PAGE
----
A New UK-based Immersive Experimental Facility for Studying Occupant Response to Wind-induced Motion of Tall Buildings

Antony Darby, James Brownjohn, Erfan Shahabpoor Ardakani, Kaveh Heshmati

Research output: Contribution to journalArticlepeer-review

Abstract

Current vibration serviceability assessment criteria for wind-induced vibrations
in tall buildings are based largely on human ‘perception’ thresholds which is shown not to be directly translatable to human ‘acceptability’ of vibrations. There is also a considerable debate about both the metrics and criteria for vibration acceptability, such as frequency of occurrence or peak vs mean vibration, and how these might vary with the nature of the vibration. Furthermore, the design criteria are necessarily simplified for ease of application so cannot account for a range of environmental, situational and human factors that may enhance or diminish the impact of vibrations on serviceability. The dual-site VSimulators
facility was created specifically to provide an experimental platform to address gaps in understanding of human response to building vibration. This paper considers how VSimulators can be used to inform general design guidance and support design of specific buildings for habitability, in terms of vibration, which allow engineers and clients to make informed decisions with regard to sustainable design, in terms of energy and financial cost. This paper first provides a brief overview of current vibration serviceability assessment guidelines, and the current understanding and limitations of occupants’ acceptability of wind-induced motion in tall buildings. It then describes how the dual-site VSimulators facility at the Universities of Bath and Exeter can be used to assess the effects of motion and environment on human comfort, wellbeing and productivity with examples of how the facility capabilities have been used to provide new, human experience based experimental research approaches.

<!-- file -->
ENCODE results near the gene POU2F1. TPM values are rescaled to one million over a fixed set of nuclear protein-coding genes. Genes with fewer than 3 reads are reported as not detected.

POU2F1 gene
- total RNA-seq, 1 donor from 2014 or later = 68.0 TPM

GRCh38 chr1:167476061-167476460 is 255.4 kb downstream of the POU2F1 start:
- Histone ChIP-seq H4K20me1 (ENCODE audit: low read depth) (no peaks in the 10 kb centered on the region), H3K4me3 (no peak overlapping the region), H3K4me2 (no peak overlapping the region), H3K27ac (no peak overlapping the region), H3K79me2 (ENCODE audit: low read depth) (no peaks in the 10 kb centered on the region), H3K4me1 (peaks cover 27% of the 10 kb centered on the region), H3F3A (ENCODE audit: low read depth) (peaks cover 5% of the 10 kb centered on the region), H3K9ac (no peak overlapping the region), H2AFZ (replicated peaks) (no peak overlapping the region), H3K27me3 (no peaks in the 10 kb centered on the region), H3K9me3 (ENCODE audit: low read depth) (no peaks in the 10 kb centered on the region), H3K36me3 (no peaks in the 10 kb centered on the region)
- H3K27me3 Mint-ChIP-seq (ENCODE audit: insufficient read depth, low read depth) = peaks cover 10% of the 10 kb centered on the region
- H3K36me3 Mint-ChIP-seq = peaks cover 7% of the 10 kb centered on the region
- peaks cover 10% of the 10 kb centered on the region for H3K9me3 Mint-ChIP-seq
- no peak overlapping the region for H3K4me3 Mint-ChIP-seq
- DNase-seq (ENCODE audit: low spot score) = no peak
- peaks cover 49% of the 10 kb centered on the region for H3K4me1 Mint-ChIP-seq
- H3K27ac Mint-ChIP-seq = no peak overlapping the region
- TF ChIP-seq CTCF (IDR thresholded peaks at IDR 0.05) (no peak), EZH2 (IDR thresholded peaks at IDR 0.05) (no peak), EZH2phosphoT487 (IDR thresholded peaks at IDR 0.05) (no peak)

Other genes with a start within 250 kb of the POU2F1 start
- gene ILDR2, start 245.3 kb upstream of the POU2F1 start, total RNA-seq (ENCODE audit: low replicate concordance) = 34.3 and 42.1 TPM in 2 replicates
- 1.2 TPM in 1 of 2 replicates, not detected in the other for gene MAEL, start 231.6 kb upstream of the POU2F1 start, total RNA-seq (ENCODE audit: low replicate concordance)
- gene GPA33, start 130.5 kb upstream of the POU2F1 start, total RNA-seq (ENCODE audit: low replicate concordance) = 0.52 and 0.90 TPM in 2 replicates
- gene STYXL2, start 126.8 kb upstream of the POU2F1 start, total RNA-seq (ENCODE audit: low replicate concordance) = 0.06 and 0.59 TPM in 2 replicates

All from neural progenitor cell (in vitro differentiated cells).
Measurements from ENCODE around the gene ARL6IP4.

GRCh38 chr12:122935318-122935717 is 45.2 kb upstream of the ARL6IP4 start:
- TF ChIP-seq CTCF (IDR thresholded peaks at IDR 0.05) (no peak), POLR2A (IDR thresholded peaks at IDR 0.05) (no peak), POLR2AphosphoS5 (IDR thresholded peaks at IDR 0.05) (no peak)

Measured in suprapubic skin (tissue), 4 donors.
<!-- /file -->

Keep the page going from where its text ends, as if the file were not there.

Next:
Original languageEnglish
Pages (from-to)1
Number of pages16
JournalInternational Journal of High-Rise Buildings
Volume11
Issue number4
DOIs
Publication statusAcceptance date - 21 Nov 2022

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